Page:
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Data logger

Watch your real driving performance on your PS3

Toyota’s (Japan) Sports Drive Logger telemetry system enables drivers of GT 86 sports cars to record their driving on a racing track and watch and analyze it at home on a PS3. The system will be released throughout Japan in June.

With the logger, racing tracks can be reviewed and analyzed virtually (Photo: Toyota)

INITIALLY ONLY JAPANESE RACING CIRCUITS WILL BE SUPPORTED: the Fuji Speedway International Racing Course, the Tsukuba Circuit 2000 Course, and the Suzuka Circuit International Racing Course. Additional circuits are planned for the future, so that drivers in other countries will also be able to repeat their driving experiences at home. The Sports Drive Logger is similar to Chevrolet’s Performance Data Recorder for the 2015’s Corvette. Both systems record driving data and let the driver review their driving later on. But where Chevrolet’s system uses an external computer to review the data (or the on-board screen), the Drive Logger uses a racing game.

With the logger, racing tracks can be reviewed and analyzed virtually (Photo: Toyota)

The first application compatible with the data is Sony’s racing game Gran Turismo 6, which can be played exclusively on a Playstation 3 (PS3). Since April 2, a PS3 firmware update enables the input of driving data recorded into Gran Turismo’s GPS visualizer to let users replay track runs and race against their own or their friends’ data. The bestselling racing games have always intended to emulate the appearance and performance of a selection of real-world automobiles. Handling of the vehicles is modeled on real-life driving impressions and tuning is based on principles of physics. This takes it one step further: by using the GPS data visualizer in conjunction with Gran Turismo’s GPS data logger, users will be able to compare their own driving data against those of professional drivers, enabling study and improvement of driving techniques by practicing in concert with model braking, acceleration techniques and racing lines.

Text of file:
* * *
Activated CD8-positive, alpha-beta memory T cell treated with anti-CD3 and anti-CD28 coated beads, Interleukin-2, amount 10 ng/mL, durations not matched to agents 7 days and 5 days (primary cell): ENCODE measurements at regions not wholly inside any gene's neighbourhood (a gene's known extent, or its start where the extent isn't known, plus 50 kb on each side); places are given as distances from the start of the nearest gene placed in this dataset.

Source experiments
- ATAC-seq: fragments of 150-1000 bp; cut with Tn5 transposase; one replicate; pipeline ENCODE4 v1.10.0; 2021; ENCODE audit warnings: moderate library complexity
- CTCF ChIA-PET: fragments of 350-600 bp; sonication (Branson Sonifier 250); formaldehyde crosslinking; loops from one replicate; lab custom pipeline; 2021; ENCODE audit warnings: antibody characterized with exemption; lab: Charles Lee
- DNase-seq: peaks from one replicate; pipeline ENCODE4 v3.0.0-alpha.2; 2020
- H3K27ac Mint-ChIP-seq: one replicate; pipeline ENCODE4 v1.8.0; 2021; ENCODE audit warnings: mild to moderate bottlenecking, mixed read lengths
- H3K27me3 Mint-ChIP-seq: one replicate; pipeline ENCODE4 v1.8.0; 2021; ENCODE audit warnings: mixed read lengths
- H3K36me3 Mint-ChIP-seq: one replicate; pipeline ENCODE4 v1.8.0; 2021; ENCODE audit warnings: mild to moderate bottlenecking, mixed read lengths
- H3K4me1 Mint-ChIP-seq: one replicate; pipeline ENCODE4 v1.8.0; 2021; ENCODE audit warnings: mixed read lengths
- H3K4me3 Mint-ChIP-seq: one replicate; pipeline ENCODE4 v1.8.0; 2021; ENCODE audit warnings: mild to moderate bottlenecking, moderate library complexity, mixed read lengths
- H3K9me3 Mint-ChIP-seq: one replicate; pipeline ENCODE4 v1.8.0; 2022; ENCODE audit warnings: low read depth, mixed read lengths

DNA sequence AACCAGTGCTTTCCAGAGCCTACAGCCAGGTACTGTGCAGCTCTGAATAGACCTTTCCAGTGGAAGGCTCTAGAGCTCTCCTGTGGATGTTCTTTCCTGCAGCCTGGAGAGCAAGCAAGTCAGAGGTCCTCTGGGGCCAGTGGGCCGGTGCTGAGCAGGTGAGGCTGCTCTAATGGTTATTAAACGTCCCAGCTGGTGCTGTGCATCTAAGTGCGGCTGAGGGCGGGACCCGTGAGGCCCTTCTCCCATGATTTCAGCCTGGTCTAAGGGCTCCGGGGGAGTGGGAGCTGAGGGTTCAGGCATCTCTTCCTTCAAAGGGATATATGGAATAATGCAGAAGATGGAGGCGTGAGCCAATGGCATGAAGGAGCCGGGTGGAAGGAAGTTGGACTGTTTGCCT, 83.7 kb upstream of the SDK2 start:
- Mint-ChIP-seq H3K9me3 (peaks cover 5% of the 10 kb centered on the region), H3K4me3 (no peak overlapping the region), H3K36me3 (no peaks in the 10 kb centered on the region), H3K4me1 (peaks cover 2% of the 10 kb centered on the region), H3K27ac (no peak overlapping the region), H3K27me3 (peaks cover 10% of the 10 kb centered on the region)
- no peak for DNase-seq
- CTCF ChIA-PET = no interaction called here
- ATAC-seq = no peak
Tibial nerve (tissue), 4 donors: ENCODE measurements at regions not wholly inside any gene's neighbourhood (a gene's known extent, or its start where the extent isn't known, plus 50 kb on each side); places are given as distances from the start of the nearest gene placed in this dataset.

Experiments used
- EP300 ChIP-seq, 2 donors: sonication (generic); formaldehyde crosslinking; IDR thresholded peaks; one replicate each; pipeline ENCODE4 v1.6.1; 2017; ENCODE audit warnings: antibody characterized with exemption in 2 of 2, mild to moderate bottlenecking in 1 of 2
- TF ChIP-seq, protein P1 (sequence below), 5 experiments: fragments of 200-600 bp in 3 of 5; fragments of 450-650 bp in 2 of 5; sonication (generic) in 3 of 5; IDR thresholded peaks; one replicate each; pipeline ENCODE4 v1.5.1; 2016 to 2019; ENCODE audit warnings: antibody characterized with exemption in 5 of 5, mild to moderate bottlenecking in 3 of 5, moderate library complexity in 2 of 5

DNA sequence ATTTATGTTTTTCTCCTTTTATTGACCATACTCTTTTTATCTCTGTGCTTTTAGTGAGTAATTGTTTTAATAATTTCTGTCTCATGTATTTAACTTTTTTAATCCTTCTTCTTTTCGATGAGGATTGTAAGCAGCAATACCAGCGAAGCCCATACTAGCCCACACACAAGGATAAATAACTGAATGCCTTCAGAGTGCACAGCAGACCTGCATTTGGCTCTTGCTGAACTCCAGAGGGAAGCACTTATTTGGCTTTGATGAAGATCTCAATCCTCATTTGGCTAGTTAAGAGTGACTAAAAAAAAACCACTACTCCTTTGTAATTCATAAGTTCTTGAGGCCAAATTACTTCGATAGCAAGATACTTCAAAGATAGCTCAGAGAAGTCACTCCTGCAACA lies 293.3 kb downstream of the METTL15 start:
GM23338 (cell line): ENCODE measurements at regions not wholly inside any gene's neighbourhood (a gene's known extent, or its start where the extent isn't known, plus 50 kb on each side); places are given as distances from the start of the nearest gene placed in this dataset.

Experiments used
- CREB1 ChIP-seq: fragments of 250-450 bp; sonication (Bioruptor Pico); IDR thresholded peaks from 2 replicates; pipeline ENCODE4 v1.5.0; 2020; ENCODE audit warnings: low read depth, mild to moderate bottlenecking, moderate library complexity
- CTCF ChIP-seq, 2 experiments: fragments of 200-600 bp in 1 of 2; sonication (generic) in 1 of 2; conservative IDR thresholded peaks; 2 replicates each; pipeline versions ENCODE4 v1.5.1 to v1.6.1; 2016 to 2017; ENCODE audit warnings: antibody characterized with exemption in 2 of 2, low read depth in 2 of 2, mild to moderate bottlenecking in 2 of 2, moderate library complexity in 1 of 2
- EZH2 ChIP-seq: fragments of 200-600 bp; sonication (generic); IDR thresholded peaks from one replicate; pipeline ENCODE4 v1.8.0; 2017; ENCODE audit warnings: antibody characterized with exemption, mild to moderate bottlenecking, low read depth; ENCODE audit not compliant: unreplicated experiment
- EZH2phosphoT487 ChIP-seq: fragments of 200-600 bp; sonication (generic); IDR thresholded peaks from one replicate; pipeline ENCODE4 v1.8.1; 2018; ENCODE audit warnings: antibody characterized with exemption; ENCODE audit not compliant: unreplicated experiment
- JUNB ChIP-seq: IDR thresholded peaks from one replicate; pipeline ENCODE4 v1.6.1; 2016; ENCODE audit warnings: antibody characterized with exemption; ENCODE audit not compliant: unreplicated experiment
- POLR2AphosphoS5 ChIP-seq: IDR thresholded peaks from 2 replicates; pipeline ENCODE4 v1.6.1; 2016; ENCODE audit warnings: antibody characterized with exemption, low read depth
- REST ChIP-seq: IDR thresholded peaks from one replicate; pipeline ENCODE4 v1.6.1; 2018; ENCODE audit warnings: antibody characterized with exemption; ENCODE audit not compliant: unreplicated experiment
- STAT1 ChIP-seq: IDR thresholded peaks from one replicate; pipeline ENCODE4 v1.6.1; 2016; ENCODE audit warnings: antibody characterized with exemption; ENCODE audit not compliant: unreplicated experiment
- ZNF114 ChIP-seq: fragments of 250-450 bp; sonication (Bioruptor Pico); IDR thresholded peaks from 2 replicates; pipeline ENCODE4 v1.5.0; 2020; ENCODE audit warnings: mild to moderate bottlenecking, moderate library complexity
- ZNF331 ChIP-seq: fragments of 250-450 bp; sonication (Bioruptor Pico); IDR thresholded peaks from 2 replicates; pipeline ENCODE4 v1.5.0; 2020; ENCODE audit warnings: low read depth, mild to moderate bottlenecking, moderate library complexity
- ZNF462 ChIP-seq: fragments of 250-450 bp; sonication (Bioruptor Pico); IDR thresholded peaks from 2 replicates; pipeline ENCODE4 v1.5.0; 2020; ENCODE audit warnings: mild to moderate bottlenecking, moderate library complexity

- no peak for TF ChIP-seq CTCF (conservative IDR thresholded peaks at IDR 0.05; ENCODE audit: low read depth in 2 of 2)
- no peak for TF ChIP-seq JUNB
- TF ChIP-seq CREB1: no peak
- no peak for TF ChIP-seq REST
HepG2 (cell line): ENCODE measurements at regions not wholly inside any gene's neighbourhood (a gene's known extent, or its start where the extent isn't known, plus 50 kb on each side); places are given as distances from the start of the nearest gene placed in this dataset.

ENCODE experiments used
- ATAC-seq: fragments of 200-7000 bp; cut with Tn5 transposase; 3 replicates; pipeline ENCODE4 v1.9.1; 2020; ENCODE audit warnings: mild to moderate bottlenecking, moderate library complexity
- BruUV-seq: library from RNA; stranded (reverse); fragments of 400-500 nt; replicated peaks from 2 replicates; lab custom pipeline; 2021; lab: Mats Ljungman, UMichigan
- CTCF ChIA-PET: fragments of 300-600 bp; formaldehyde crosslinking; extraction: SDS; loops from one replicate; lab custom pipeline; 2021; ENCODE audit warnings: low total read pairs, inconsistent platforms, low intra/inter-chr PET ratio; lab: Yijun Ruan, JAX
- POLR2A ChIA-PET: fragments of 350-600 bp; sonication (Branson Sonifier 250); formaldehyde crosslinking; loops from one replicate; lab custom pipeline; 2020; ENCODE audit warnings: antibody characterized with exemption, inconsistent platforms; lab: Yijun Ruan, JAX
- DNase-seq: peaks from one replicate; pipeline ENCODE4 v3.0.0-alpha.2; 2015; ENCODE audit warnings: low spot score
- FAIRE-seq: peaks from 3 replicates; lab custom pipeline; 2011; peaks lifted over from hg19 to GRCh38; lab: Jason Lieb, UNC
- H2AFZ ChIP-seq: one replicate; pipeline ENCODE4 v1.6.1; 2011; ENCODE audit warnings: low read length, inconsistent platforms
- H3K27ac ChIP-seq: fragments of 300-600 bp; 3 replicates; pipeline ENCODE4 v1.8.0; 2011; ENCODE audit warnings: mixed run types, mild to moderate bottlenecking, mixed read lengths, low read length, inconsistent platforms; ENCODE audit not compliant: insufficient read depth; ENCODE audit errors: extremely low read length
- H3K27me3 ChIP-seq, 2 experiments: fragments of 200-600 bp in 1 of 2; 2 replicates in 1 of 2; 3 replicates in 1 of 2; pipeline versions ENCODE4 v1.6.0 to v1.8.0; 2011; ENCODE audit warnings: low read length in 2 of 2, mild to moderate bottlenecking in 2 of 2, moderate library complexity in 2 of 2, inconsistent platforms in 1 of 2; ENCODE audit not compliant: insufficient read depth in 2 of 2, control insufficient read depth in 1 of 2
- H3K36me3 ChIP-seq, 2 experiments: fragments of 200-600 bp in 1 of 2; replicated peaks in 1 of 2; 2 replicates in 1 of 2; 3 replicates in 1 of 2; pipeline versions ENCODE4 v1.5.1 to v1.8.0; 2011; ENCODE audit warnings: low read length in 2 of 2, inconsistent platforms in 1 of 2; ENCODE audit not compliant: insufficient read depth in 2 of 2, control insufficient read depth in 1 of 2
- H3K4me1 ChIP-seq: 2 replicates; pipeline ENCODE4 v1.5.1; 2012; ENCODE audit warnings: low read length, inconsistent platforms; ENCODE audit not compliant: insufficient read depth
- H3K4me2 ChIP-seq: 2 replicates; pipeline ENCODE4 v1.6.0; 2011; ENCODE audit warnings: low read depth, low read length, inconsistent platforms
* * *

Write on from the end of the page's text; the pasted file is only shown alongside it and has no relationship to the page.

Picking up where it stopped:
The logger collects data passing through the vehicle’s CAN network and also positional data from its dedicated GPS. It then formats the data for copying to USB memory. CAN data can include GPS data, accelerator pedal strokes, steering angles, brake operation signals, shift operation signals, engine speed, vehicle speed, and others. With this data, the user can review their driving performance from different point of views and camera angles. That makes it easier to recognize where the driver slowed too early, accelerated too late, or missed the ideal racing line.

The logger will be available for a manufacturer's suggested retail price of 91 800 yen, approximately 640 Euro.

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